/PRNewswire / -- The Pew Environment Group and 44 national, regional and state conservation groups today pressed congressional leaders to oppose "The Flexibility in Rebuilding American Fisheries Act of 2009," saying the legislation would allow overexploitation of vulnerable fish populations.
This bill is designed to weaken the Magnuson-Stevens Act (MSA), the nation's primary law governing management of U.S. ocean fish which was reauthorized in 2006. The proposed legislation would allow fishery management councils to ignore MSA requirements for rebuilding depleted fish populations to healthy levels in as short a time as possible, depending on the biology of the fish species.
In a letter sent today to Congress, Pew, along with 44 other conservation groups, warns that this legislation would thwart crucial MSA provisions by letting fishery managers put short-term economic benefits before long-term economic sustainability. The bill would also indefinitely delay the environmental and economic benefits of critical rebuilding actions.
"The Magnuson-Stevens Act requires that depleted fish populations be rebuilt as quickly as biologically possible," said Lee Crockett, director of Federal Fisheries Policy at the Pew Environment Group. "But shortsightedness and political pressure has kept too many fish populations from reaching healthy, sustainable levels. If this bill were enacted, it would guarantee that many of our coastal fisheries would not be restored in our lifetime."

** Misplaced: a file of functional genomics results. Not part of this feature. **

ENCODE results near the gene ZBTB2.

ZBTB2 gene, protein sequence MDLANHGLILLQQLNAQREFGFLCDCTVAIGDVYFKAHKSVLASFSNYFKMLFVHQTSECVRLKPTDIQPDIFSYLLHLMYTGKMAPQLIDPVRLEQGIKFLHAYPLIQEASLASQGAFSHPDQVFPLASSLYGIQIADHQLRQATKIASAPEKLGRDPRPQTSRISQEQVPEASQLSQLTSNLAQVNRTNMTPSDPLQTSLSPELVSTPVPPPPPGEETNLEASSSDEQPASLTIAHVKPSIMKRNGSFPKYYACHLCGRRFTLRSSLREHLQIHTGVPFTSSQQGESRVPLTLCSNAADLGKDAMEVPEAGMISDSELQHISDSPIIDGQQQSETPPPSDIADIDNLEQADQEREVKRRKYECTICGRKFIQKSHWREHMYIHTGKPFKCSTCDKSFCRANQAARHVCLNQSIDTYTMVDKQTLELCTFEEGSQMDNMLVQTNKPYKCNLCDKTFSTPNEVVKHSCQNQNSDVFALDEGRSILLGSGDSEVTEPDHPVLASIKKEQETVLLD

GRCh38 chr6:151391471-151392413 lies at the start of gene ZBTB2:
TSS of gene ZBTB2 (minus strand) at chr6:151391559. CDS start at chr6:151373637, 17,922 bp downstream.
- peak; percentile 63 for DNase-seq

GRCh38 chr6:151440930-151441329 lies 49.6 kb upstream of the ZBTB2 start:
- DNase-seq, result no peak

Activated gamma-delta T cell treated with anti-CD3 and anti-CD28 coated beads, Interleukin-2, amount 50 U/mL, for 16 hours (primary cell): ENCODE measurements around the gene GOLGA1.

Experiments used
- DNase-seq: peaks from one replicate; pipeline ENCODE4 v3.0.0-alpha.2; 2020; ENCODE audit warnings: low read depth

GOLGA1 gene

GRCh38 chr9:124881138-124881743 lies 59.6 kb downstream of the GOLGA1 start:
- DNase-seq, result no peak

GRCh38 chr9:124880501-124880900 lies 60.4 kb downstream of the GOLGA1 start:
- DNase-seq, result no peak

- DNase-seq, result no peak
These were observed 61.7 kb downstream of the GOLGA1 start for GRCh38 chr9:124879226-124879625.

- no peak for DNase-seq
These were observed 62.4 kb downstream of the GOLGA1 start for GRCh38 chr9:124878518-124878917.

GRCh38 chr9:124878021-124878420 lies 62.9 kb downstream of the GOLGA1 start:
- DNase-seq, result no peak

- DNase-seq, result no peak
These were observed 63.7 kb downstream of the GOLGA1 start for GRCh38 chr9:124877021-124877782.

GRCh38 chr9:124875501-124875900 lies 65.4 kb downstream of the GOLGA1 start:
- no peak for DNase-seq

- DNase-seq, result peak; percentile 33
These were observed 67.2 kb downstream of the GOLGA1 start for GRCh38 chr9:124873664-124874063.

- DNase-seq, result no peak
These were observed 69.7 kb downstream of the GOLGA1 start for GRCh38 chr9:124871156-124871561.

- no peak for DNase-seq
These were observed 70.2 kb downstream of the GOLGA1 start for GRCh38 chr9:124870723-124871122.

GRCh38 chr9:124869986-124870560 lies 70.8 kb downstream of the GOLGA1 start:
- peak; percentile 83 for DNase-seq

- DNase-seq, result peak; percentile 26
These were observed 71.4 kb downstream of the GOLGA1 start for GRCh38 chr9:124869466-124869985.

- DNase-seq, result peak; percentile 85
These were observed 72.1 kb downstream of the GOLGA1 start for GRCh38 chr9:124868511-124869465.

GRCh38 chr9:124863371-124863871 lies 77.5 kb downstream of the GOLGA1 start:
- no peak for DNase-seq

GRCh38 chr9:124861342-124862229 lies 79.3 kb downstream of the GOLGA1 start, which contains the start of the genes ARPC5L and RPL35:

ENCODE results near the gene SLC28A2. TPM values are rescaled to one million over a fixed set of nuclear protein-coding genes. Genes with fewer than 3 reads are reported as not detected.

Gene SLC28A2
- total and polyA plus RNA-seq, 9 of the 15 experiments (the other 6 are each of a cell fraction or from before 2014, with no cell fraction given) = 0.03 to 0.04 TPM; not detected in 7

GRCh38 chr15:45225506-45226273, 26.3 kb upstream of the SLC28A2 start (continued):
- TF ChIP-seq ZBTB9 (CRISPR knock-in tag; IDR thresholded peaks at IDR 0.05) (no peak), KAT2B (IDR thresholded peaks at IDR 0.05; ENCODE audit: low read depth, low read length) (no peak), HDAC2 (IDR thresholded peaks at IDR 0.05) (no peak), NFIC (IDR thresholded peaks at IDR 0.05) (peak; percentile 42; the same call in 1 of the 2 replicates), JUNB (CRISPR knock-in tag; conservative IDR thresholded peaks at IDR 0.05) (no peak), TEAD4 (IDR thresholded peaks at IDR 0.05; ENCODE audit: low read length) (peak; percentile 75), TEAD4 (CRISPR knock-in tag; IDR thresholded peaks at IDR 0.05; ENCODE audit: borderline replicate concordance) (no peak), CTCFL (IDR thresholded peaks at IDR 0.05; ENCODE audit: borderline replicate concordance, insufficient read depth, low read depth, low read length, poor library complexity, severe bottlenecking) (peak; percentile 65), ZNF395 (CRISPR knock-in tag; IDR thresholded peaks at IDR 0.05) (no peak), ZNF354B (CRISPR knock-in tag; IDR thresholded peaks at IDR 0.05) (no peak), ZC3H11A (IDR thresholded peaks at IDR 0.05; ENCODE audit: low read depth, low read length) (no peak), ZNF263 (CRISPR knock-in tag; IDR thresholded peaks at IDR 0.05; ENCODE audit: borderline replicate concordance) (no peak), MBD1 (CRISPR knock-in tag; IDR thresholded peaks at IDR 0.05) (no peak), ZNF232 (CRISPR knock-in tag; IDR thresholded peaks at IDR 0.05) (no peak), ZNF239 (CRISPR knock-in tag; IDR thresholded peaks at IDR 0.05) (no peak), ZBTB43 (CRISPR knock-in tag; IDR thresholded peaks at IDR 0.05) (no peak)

The "Flexibility in Rebuilding American Fisheries Act of 2009" would:
* Threaten recovery, long-term sustainability and forego economic benefits of healthy, rebuilt fish populations;
* Abandon congressional intent requiring federal fishery managers to rebuild depleted fish populations as quickly as possible;
* Allow federal fishery managers to avoid making tough decisions by claiming that the health of depleted fish populations is beyond their control; and
* Allow federal fishery managers to continue overexploiting a vulnerable fish population, if it is caught with other populations of healthier fish.
"The current fishery laws provide adequate flexibility to address ecological and socioeconomic concerns," said Crockett. "Congress should give the new reforms in the Magnuson-Stevens Act a chance to work before it starts making changes."
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